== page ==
|WENGSHUANG, XIE - The Ohio State University|
|COLLINS-SILVA, JILLIAN - University Of Nevada|
|NURAL-TABAN, AISE - University Of Nevada|
|GOLLEY, MARTIN - University Of Nevada|
|SHINTANI, DAVID - University Of Nevada|
Submitted to: Phytochemistry
Publication Type: Peer Reviewed Journal
Publication Acceptance Date: 3/2/2012
Publication Date: 5/9/2012
Citation: Ponciano, G.P., Mcmahan, C.M., Wengshuang, X., Lazo, G.R., Coffelt, T.A., Collins-Silva, J., Nural-Taban, A., Golley, M., Shintani, D.K., Whalen, M.C. (2012). Transcriptome and gene expression analysis in cold-acclimated guayule (Parthenium argentatum)rubber-producing tissue. Phytochemistry. 79:57-66.
Interpretive Summary: Guayule is a woody desert shrub under development as a domestic source of natural rubber for cultivation on semi-arid farmlands. Genetic modification of guayule for increased rubber yields could significantly contribute to economic sustainability of this new crop, but until now little information has been available on the genetic makeup of the plant. This study represents the first published analysis of genes expression in guayule. Since guayule is known to produce more rubber in the winter, after exposure to low temperatures, we focused first on genes expressed in rubber-producing bark tissue collected during the winter. Surprisingly, gene expression did not generally correlate to increased rubber biosynthesis activity, strongly suggesting that other factors are important. Those factors might include time to build up a critical concentration of protein, or plant-induced chemical modification to those proteins. A better understanding of the biochemical and genetic control of rubber production may lead to more success in breeding or genetic engineering of increased yield.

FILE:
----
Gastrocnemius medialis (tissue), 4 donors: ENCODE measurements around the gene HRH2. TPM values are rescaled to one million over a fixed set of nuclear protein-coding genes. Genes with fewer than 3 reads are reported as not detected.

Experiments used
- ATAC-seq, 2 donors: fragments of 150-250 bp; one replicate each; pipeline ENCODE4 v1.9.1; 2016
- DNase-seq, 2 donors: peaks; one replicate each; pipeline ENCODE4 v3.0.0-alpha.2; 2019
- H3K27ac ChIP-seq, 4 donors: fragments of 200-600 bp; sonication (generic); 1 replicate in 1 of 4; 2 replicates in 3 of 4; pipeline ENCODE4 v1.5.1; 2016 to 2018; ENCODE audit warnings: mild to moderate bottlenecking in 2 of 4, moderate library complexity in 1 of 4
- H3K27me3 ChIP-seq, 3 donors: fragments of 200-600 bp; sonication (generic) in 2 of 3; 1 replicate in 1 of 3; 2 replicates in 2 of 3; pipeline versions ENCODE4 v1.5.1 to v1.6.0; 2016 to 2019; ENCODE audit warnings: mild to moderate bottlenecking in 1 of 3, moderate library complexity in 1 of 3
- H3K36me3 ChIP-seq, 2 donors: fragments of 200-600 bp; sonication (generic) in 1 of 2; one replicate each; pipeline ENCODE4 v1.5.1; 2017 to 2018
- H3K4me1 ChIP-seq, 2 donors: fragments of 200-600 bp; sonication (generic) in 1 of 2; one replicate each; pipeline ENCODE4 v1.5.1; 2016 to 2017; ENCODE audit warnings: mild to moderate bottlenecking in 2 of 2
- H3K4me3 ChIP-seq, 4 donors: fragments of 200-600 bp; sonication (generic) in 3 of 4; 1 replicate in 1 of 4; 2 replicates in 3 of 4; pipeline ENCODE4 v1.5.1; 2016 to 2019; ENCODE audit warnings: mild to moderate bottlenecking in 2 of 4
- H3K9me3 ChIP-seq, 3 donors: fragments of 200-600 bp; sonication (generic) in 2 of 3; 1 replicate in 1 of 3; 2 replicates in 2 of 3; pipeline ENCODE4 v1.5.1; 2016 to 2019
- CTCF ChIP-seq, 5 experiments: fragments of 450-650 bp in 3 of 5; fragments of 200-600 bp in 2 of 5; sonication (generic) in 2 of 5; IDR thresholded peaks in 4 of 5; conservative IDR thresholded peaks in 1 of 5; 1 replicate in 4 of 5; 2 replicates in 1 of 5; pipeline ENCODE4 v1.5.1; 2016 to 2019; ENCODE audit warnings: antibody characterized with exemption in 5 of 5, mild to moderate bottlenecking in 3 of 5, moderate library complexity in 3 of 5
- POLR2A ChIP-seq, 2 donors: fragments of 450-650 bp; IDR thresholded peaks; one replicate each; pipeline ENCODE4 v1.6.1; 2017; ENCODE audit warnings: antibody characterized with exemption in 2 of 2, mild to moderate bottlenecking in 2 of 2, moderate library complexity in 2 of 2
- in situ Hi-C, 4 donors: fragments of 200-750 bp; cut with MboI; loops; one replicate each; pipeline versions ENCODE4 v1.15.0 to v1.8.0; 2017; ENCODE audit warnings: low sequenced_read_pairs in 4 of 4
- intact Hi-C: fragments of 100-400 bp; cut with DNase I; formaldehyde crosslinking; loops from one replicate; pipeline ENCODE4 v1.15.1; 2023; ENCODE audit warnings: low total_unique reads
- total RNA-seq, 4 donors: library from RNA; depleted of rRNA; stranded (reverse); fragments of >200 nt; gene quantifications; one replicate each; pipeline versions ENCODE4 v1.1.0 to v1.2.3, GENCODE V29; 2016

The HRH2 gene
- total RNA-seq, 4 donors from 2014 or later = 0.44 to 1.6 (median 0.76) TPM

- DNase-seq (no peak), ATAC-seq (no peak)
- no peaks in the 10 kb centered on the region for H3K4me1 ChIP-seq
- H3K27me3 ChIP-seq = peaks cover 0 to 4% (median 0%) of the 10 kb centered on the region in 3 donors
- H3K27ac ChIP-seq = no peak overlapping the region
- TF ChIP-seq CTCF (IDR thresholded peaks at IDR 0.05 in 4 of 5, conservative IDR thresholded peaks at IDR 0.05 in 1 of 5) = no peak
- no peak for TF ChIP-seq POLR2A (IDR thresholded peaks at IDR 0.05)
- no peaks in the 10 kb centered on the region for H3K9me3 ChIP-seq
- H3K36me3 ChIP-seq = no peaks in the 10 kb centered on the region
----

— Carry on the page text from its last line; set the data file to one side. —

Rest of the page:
Technical Abstract: Natural rubber biosynthesis in guayule (Parthenium argentatum) is associated with moderately cold night temperatures. To begin to dissect the molecular events triggered by cold temperatures that govern rubber synthesis induction in guayule, the transcriptome of bark tissue, where rubber is produced, was investigated. A total of 11,748 quality expressed sequence tags (ESTs) were obtained. The vast majority of ESTs encoded proteins that are similar to stress-related proteins, whereas those encoding rubber iosynthesis-related proteins comprised just over one percent of the ESTs. Sequence information derived from the ESTs was used to design primers for quantitative analysis of the expression of genes that encode selected enzymes and proteins with potential impact on rubber biosynthesis in field-grown guayule plants, including 3-hydroxy-3-methylglutaryl-CoA synthase, 3-hydroxy-3-methylglutaryl-CoA reductase, farnesyl pyrophosphate synthase, squalene synthase, small rubber particle protein, allene oxide synthase, and cis-prenyl transferase. Gene expression was studied for field-grown plants during the normal course of seasonal variation in temperature (monthly average maximum 41.7 'C to minimum 0 'C, from November 2005 through March 2007) and rubber transferase enzymatic activity was also evaluated. Levels of gene expression did not correlate with air temperatures nor with rubber transferase activity. Interestingly, a sudden increase in night temperature 10-12 days before harvest significantly correlated with the highest CPT gene expression level.